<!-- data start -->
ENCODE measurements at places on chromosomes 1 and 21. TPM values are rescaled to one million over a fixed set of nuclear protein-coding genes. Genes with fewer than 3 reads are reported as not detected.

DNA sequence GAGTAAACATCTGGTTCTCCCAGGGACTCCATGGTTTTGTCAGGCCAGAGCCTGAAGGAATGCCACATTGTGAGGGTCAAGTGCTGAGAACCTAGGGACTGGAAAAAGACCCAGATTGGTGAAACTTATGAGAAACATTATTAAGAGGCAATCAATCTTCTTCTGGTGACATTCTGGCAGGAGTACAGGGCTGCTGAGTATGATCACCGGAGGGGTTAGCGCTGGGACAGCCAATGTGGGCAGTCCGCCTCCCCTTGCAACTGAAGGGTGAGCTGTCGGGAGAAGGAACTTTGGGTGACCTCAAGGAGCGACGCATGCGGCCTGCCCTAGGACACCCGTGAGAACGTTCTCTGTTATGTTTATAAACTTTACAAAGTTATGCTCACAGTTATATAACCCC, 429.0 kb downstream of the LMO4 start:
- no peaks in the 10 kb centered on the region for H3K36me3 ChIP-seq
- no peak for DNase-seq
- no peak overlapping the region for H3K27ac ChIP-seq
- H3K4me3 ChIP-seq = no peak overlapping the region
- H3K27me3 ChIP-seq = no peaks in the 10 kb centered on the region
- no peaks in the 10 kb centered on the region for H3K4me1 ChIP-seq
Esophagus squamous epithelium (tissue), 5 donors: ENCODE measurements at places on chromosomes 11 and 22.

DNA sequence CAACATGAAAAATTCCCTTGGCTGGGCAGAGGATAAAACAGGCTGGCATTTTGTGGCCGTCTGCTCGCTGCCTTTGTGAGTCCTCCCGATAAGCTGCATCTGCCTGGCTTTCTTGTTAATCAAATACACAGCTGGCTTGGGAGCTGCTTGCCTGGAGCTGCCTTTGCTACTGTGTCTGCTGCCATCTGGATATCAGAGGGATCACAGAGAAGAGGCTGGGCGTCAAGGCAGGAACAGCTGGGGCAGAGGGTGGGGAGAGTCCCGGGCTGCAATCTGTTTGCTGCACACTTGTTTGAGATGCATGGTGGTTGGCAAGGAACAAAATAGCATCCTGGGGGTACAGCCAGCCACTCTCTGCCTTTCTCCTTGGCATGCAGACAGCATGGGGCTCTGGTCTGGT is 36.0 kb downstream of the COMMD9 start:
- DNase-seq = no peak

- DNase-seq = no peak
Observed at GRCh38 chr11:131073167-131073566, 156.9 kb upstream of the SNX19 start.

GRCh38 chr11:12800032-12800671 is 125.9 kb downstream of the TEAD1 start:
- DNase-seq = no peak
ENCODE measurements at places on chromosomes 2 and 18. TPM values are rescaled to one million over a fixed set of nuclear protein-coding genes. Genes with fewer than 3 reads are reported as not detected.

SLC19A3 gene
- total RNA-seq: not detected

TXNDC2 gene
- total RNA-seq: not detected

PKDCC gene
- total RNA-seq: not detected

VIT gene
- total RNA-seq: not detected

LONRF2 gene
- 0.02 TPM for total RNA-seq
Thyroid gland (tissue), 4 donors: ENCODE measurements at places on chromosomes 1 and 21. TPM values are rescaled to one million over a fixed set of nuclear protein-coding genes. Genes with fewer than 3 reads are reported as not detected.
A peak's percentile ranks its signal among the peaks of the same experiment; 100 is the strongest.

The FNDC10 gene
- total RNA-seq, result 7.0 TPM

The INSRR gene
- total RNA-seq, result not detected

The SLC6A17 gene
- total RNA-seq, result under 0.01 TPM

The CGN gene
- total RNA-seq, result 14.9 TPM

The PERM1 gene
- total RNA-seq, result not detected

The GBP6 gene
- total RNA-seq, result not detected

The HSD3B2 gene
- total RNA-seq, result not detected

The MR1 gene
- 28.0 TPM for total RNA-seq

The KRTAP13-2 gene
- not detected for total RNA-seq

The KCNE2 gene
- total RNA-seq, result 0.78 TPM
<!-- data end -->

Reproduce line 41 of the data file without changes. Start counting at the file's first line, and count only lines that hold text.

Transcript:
The HSD3B2 gene